In the latest not too subtle threat lobbed by China's official press aimed at Donald Trump, the mainland media warned the President-elect that he’ll be met with "big sticks" if he tries to ignite a trade war or further strain ties.
"There are flowers around the gate of China’s Ministry of Commerce, but there are also big sticks hidden inside the door -- they both await Americans," the Communist Party’s Global Times newspaper wrote in an editorial Thursday in response to Trump’s plans to nominate lawyer Robert Lighthizer, who has criticized Beijing’s trade practices, as U.S. trade representative.
The latest lashing out at Trump from a state-run outlet, noticed first by Bloomberg, followed others last month aimed at Peter Navarro, a University of California at Irvine economics professor and critic of China’s trade practices whom Trump last month named to head a newly formed White House National Trade Council. Those picks plus billionaire Wilbur Ross, the nominee for commerce secretary, will form an "iron curtain" of protectionism in Trump’s economic and trade team, the paper wrote.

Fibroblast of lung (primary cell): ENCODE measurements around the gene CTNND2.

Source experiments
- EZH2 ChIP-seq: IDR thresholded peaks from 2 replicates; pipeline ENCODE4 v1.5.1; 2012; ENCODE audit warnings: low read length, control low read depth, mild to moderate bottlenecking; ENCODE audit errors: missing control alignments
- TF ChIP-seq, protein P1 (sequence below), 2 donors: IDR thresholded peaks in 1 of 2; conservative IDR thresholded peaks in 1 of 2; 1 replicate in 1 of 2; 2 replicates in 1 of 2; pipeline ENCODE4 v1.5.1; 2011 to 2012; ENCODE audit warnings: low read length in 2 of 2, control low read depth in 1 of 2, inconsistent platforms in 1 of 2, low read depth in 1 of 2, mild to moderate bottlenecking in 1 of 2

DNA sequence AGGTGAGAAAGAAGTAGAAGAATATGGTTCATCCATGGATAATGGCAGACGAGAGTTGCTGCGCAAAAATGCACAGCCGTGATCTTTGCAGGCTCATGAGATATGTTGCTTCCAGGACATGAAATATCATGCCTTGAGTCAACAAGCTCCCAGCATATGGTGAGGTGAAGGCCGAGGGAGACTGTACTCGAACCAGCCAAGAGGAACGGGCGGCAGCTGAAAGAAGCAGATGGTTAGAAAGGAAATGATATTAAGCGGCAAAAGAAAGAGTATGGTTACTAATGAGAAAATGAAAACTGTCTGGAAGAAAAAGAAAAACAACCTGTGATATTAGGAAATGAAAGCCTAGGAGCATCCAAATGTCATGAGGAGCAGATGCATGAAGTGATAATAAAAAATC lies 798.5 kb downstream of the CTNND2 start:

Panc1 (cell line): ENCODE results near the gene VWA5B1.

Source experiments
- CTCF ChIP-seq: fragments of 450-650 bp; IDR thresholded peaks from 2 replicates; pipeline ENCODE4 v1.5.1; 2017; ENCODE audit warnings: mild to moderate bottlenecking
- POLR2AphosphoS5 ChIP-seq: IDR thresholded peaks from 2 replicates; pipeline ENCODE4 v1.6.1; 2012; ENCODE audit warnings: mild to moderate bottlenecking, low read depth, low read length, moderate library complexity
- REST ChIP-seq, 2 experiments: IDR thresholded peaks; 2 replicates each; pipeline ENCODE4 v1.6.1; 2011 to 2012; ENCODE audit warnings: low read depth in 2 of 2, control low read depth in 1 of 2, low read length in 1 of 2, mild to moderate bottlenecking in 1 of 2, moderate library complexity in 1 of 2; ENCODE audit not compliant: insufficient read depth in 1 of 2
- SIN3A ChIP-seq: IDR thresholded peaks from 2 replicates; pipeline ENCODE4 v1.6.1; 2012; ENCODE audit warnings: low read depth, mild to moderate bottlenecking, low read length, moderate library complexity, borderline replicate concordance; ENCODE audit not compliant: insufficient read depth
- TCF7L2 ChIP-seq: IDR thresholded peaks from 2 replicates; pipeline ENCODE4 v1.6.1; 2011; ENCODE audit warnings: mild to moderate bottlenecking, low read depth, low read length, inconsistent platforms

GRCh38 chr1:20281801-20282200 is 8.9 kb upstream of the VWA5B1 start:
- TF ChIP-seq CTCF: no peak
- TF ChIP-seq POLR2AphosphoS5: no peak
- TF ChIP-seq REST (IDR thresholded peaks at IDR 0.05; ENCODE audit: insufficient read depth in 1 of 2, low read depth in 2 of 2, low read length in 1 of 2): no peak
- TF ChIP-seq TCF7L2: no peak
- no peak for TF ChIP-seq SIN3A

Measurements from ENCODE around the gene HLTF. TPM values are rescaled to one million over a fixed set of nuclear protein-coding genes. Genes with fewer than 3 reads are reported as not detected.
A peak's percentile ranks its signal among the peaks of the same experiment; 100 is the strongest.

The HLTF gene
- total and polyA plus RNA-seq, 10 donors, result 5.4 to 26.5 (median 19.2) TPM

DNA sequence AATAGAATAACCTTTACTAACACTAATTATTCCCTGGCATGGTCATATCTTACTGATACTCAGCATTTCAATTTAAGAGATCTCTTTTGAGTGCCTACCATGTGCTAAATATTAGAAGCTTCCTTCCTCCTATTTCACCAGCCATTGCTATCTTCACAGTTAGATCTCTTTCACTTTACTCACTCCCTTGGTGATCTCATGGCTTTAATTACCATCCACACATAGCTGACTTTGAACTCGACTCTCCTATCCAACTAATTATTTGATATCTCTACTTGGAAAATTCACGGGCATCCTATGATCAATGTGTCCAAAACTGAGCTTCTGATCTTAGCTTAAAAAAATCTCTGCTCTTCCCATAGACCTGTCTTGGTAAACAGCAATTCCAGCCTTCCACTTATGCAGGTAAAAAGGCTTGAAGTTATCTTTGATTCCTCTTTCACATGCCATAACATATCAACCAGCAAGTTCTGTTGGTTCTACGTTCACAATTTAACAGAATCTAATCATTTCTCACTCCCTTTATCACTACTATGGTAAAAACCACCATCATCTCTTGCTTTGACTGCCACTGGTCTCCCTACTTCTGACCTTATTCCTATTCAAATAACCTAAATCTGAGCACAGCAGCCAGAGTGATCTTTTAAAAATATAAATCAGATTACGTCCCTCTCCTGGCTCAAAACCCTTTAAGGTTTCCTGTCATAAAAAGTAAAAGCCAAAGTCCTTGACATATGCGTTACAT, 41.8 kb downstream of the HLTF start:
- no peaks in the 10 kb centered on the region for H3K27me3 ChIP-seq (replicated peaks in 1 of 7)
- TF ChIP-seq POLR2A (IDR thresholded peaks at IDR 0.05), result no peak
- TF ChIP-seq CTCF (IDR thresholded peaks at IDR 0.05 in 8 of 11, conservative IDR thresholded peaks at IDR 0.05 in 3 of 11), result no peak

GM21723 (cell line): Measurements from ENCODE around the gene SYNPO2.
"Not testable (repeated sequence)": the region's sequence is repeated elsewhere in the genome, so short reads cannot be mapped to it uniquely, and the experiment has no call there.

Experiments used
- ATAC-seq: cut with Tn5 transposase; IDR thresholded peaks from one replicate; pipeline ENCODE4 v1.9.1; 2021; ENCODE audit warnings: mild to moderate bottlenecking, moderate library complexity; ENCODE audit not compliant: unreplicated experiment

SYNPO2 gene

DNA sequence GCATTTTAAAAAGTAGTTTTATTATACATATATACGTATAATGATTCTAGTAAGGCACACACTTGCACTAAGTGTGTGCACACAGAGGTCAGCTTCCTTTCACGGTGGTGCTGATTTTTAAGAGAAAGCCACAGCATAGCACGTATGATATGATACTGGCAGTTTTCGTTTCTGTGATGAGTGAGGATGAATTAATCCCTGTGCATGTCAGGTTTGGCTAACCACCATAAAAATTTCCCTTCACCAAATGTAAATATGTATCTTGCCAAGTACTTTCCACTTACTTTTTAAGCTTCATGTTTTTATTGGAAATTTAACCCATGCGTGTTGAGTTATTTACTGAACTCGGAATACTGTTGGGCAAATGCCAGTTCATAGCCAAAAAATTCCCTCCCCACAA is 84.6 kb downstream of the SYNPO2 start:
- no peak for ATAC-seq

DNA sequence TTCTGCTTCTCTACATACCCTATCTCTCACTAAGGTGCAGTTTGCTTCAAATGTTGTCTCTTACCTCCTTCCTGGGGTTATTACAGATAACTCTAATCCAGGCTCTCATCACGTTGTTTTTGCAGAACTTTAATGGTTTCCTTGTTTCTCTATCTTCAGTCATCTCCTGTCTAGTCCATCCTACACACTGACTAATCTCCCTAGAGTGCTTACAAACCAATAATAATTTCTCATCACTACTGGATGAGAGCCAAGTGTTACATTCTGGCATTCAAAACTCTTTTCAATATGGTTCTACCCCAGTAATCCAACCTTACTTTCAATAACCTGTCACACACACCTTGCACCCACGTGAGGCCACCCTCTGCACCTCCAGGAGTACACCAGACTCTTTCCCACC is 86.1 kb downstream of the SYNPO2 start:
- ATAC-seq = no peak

The three share Trump’s strong anti-globalization beliefs and seem unlikely to keep building the current trade order, it said, adding that they will be more interested in disrupting the world trade order.
Concurrently, SCMP reported that China’s state media have lambasted US president-elect Donald Trump for commenting on and conducting foreign policy on Twitter. The state-run news agency Xinhua ran a signed commentary headlined “Addiction to Twitter diplomacy is unwise” late on Tuesday night.
The article came after Trump fired another salvo at China through Twitter on Tuesday, accusing Beijing of refusing to help contain North Korea’s nuclear ambitions.
Trump first questioned in a tweet North Korea’s claims that it was in the final stages of testing a ballistic missile capable of reaching American soil. He later tweeted: “China has been taking out massive amounts of money & wealth from the US in totally one-sided trade, but won’t help with North Korea. Nice!”
The Xinhua commentary said Trump’s use of Twitter had aroused widespread concern among US politicians and academics.
For now China appears to have fallen off Trump's radar, and instead over the past few days the president-elect has been focusing on the ongoing Russian hacking fiasco as well as slamming "head clown" Chuck Schumer for the mess that is Obamacare.